Fast MRI Improves Throughput

At the start of this fast MRI protocol implementation, nearly half of our body imaging backlog studies were deemed eligible for fast protocols. By utilizing the resources of our free-standing imaging centers, the fast protocols enabled our facility to return to 90% of our average pre-COVID-19 MRI scans per day within one month of implementation. By comparison, our hospital-based outpatient facility MR imaging volume returned to only 57% of the pre-COVID-19 average.

Based on our experience, a thoughtful, well-planned execution of fast MRI protocols in smaller and more easily modified imaging facilities can potentially provide more efficient patient care and reduce scanning backlogs during the continuing COVID-19 pandemic. Indeed, these protocols may continue to be utilized beyond cessation of these conditions, pending assessment of radiologist, technologist, patient, and clinician satisfaction.

References

  1. Canellas R, Rosenkrantz AB, Taouli B, et al. Abbreviated MRI protocols for the abdomen. Radiographics 2019;39(3):744-758.
  2. Marks RM, Ryan A, Heba ER, et al. Diagnostic per-patient accuracy of an abbreviated hepatobiliary phase gadoxetic acid–enhanced MRI for hepatocellular carcinoma surveillance. AJR 2015;204(3):527-535.
  3. Besa C, Lewis S, Pandharipande PV, et al. Hepatocellular carcinoma detection: diagnostic performance of a simulated abbreviated MRI protocol combining diffusion-weighted and T1-weighted imaging at the delayed phase post gadoxetic acid. Abdom Radiol (NY) 2017; 42(1):179–190.
  4. Lee JY, Huo EJ, Weinstein S, et al. Evaluation of an abbreviated MRI screening protocol for patients at risk for hepatocellular carcinoma. Abdom Radiol (NY) 2018;43(7):1627-1633.
  5. Tillman BG, Gorman JD, Hru JM, et al. Diagnostic per-lesion performance of a simulated gadoxetate disodium-enhanced abbreviated MRI protocol for hepatocellular carcinoma screening. Clinical Radiology 2018 May; 73(5):485-493.
  6. Khatri G, Pedrosa I, Ananthakrishnan L, et al. Abbreviated-protocol screening MRI vs. complete-protocol diagnostic MRI for detection of hepatocellular carcinoma in patients with cirrhosis: an equivalence study using LI-RADS v2018. J Magn Reson Imaging 2020 Feb; 51 (2):415-425
  7. Vilgrain V, Esvan M, Ronot M, et al. A meta-analysis of diffusion-weighted and gadoxetic acid-enhanced MR imaging for the detection of liver metastases. Euro Radiol 2016; 26(12):4595-4615.
  8. Nougaret S, Reinhold C, Chong J, et al. Incidental pancreatic cysts: natural history and diagnostic accuracy of a limited serial pancreatic cyst MRI protocol. Eur Radiol 2014; 24(5):1020-1029.
  9. Seo N, Park SH, Kim K, et al. MR enterography for the evaluation of small-bowel inflammation in Crohn disease by using diffusion-weighted imaging without intravenous contrast material: a prospective noninferiority study. Radiology 2016;278(3):762-772.
  10. Kang Z, Min X, Weinreb J, Li Q, Feng Z, Wang L. Abbreviated biparametric versus standard multiparametric MRI for diagnosis of prostate cancer: a systematic review and meta-analysis. AJR 2019;212(2):357-365. doi: 10.2214/AJR.18.20103.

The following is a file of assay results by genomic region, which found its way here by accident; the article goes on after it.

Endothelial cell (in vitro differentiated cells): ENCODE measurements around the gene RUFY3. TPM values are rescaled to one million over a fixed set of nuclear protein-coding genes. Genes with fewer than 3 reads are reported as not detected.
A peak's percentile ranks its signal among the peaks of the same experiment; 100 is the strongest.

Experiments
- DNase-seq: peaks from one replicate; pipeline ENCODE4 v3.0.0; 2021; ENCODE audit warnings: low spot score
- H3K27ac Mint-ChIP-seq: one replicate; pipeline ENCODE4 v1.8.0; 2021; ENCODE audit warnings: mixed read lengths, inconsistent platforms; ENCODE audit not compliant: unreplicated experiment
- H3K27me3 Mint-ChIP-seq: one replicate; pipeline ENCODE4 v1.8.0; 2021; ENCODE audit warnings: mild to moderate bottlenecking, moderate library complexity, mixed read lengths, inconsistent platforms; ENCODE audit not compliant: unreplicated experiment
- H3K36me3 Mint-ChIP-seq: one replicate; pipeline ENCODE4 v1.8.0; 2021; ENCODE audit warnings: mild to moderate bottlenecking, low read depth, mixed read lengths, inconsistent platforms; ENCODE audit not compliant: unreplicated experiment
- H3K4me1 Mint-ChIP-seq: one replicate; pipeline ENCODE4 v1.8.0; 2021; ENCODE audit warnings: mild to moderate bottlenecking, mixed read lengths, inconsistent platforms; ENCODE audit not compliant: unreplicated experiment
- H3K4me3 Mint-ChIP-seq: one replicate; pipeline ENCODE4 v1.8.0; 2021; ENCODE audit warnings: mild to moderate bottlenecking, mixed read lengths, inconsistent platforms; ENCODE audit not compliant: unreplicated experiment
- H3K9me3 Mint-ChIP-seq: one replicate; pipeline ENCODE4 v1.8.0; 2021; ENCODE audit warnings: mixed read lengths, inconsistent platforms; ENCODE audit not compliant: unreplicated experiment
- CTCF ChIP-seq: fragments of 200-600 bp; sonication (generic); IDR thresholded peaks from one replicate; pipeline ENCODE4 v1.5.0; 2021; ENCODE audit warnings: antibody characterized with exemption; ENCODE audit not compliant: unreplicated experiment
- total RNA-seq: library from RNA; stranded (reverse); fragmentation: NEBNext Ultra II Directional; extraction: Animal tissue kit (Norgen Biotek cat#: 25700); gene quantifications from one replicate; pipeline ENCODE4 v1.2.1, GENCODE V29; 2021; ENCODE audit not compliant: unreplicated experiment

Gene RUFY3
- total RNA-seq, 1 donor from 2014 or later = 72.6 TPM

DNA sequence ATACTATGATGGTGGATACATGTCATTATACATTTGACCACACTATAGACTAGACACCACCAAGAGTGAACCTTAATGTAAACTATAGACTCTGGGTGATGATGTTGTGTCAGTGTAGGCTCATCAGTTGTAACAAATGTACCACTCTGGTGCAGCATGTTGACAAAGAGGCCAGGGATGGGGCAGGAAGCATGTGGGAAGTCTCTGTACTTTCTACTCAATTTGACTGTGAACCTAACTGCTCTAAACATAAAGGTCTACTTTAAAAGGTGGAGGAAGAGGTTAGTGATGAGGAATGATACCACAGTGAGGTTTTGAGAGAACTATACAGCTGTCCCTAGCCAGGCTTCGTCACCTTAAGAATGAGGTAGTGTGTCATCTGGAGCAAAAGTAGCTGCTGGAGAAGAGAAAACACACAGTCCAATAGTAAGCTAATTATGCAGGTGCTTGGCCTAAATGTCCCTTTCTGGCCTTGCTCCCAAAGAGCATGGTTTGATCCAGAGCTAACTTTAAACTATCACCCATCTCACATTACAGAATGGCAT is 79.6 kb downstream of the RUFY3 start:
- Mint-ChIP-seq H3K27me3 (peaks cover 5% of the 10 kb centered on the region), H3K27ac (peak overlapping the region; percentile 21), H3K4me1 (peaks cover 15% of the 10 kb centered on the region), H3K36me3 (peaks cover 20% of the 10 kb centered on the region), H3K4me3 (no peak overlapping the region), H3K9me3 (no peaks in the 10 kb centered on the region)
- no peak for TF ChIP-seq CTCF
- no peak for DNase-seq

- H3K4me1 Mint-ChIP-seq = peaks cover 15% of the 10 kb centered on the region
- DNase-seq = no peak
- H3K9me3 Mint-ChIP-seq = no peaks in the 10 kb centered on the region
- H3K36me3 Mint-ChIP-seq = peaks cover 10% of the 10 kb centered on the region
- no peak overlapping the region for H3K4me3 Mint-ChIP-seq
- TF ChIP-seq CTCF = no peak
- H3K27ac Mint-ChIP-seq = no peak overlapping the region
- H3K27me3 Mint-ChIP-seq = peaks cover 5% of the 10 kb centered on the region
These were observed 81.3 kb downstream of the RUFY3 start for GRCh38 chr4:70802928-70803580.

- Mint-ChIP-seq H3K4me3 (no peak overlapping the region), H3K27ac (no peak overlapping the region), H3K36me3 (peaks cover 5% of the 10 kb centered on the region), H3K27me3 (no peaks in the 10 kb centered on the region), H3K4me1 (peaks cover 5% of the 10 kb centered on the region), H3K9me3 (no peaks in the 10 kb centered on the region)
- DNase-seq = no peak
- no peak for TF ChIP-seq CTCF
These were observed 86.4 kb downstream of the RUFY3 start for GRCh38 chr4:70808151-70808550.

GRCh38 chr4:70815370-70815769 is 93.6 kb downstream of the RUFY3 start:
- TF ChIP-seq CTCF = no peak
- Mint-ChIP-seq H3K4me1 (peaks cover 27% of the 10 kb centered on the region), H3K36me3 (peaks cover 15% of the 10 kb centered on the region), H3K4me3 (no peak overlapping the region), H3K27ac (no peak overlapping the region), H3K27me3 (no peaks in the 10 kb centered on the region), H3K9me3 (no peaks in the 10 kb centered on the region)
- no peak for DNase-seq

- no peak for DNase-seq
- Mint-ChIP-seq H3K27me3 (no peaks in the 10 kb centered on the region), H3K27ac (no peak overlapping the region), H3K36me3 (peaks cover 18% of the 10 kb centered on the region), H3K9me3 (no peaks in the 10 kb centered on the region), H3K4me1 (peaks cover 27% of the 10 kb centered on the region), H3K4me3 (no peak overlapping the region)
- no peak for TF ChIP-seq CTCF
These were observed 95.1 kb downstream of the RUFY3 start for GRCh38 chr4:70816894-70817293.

11. Harvey SC, Di Carlo PA, Lee B, Obadina E, Sippo D, Mullen L. An abbreviated protocol for high-risk screening breast MRI saves time and resources. JACR 2016 Nov;13(11):R74-R80.
  12. Ko ES, Morris EA. Abbreviated magnetic resonance imaging for breast cancer screening: concept, early results, and considerations. Korean J Radiol 2019; 20(4):533-541. Published online 2019 Mar 11.
  13. Kim SY, Cho N, Choi Y, et al. Ultrafast dynamic contrast-enhanced breast MRI: lesion conspicuity and size assessment according to background parenchymal enhancement. Korean J Radiol 2020; 21(5):561–571. Published online 2020 Mar 31.
  14. Ross AB, Chan BY, Yi PH, Repplinger MD, Vanness DJ, Lee KS. Diagnostic accuracy of an abbreviated MRI protocol for detecting radiographically occult hip and pelvis fractures in the elderly. Skeletal Radiol 2019;48(1):103-108.
  15. Khurana B, Okanobo H, Ossiani M, Ledbetter S, Dulaimy KA, Sodickson A. Abbreviated MRI for patients presenting to the emergency department with hip pain. AJR 2012; 198(6):W581-W588.
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Thomas JV, Porter KK, Woodard SA, Singhal A, Frazier MB, Morgan DE, Canon CL.  Improving Body Imaging Throughput in the Midst of COVID-19.  Appl Radiol.  2020;49(5):33-35.

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About the Author

John V Thomas, MD; Kristin K Porter, MD, PhD; Stefanie A Woodard, DO; Aparna Singhal, MD; Mason B Frazier, MD; Desiree E Morgan, MD; Cheri L Canon, MD, FACR, FAAWR

John V Thomas, MD; Kristin K Porter, MD, PhD; Stefanie A Woodard, DO; Aparna Singhal, MD; Mason B Frazier, MD; Desiree E Morgan, MD; Cheri L Canon, MD, FACR, FAAWR

Affiliations: University of Alabama at Birmingham, Birmingham, AL. Acknowledgements: The authors would like to acknowledge the essential work of Kecia L. Turner, Verlon Salley, Jeff McGough, Kayla Freeman, and Randy Wells